Earlier this year I participated in a 5-day Data Science and Big Data Analytics course. I was hoping that by the end of the week I would have a greater sense of how to grow the skill sets that would turn me into a more effective data scientist.
An interesting thing happened on day 1 of the course: I became distracted. The instructor (David Dietrich) put up a chart depicting the Data Science Lifecycle (shown below), and I was drawn so much into the diagram that I realized that the role of data scientist was not for me:
I attended the course because I knew that Data Science would become intrinsically linked to my role as Director of Global Innovation at EMC. The course has been wildly popular inside the company (1200 employees have taken the course). Hundreds of EMC partners and customers have also signed up, and the curriculum is now available at various universities. Over 100 faculty have ordered the readiness training from 20+ countries so far.
For my own data science project, I was collecting innovation data from EMC's R&D locations around the world. I had structured data. I had unstructured data. But I lacked the general knowledge of which analytical techniques would provide me the best insight into EMC's innovation ecosystem. Would it be clustering? Or would regression make the most sense?
Eventually I was taught the basics of clustering and regression algorithms, and I was also taught the circumstances in which these algorithms were most commonly used. Clearly these techniques would assist me in my quest to gain innovation insight.
However, the Lifecycle chart informed me that traditional data science projects have many moving parts and a variety of important roles; the Data Scientist alone could never provide the insight that I am looking for.
In fact, the course defined my role as a Project Sponsor, which is quite distinct from a Data Scientist. Here are the definitions for both:
- Project Sponsor: Responsible for the genesis of the project, providing the impetus for the project and core business problem, generally provides the funding and will gauge the degree of value from the final outputs of the working team.
- Data Scientist: Provide subject matter expertise for analytical techniques, data modeling, applying valid analytical techniques to given business problems and ensuring overall analytical objectives are met.
Indeed, as the months moved forward and I began implementing the six phases of the Analytic Lifecycle, I found myself building a team that not only contained data scientists, but various other roles as well:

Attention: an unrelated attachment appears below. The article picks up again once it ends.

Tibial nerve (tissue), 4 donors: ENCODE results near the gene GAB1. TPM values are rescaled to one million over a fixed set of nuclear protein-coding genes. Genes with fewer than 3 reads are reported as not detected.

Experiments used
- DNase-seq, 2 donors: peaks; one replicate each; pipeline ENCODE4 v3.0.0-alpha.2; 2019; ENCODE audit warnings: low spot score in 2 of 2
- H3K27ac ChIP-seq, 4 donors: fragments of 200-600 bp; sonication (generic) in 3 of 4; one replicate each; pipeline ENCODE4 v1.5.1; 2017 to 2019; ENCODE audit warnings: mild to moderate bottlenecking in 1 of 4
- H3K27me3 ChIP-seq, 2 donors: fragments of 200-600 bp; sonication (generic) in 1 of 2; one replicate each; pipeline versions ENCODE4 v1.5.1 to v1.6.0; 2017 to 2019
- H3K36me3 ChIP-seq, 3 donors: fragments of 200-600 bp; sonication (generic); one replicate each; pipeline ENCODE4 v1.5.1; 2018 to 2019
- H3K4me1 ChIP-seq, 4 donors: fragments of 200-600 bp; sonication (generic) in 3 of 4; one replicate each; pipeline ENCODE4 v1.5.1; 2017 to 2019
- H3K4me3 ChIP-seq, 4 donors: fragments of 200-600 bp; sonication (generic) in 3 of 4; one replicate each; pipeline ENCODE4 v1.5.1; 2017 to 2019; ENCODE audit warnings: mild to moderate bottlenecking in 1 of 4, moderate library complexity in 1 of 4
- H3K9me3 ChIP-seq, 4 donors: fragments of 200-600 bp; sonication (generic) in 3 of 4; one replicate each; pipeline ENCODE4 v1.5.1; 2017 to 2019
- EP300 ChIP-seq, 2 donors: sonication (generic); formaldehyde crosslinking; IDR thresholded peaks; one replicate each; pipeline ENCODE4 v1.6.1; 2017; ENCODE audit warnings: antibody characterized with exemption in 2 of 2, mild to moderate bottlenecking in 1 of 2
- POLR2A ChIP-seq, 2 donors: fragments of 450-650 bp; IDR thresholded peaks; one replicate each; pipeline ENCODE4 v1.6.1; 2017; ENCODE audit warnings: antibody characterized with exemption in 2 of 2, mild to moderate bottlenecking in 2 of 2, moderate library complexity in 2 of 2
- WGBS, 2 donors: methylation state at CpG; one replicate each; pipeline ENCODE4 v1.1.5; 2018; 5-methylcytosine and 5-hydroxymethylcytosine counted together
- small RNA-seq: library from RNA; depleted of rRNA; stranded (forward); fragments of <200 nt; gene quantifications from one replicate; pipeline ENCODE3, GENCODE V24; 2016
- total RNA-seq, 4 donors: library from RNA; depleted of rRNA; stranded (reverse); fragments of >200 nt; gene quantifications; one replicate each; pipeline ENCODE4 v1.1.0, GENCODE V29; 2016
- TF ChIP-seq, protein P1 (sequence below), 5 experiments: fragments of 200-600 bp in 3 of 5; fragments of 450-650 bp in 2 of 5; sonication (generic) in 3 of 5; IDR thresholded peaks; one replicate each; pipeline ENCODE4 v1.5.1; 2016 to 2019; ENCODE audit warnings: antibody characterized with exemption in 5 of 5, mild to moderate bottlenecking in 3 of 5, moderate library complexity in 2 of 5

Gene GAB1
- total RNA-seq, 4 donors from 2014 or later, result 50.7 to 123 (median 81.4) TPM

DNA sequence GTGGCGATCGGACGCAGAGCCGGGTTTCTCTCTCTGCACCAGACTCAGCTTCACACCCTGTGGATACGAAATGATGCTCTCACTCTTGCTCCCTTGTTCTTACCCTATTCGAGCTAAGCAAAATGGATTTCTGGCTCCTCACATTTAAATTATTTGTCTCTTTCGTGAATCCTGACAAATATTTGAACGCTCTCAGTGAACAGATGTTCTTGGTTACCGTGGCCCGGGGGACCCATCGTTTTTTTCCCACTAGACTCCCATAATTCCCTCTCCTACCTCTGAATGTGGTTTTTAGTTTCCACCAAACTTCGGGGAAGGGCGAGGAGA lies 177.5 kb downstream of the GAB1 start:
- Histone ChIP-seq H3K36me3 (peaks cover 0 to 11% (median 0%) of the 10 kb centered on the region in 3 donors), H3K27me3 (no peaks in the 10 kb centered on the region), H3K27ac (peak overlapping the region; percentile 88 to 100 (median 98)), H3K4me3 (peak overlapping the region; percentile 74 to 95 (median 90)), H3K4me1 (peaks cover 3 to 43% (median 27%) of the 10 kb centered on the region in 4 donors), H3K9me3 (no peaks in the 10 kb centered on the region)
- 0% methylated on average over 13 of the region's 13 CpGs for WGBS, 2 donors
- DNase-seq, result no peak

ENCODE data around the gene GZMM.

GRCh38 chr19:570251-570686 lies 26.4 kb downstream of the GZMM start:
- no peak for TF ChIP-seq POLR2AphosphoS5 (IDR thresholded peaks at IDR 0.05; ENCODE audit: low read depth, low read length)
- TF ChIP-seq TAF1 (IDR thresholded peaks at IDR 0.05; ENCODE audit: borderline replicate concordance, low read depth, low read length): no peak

- Data Engineers: deep technical skills to assist with tuning SQL queries for data management, extraction, and support data ingest to analytic sandbox (this included IT personnel on the East Coast and EMC Labs researchers in China).
- Database Administrators: Provisions and configures database environment to support the analytical needs of the working team (my co-workers at the CTO Office Lab in Santa Clara).
- Business User: Someone who benefits from the end results and can consult and advise project team on value of end results and how these will be operationalized (the CTO of EMC, who runs the Innovation programs).
The fact that I was drawn into the "business end" of building a data science team for innovation is actually consistent with industry trends. While it is estimated (in the United States) that employers will be short some 140,000-190,000 data scientists in the years to come, there will be an even bigger gap of some 1.5 million "data savvy professionals". These professionals need to know how to build teams, engage with executives, and guide the data scientists, engineers, DBAs, and business intelligence analysts.
In hindsight, I would have valued a dedicated course on the topic of managing data science projects.
Fortunately, I am in luck: within the next several months EMC Education Services will release a new course on this very topic. The course will be geared to teaching data science to business leaders. I will attend a pre-release version of the course and will be sure to share my thoughts in advance of the official release.
Director, EMC Innovation Network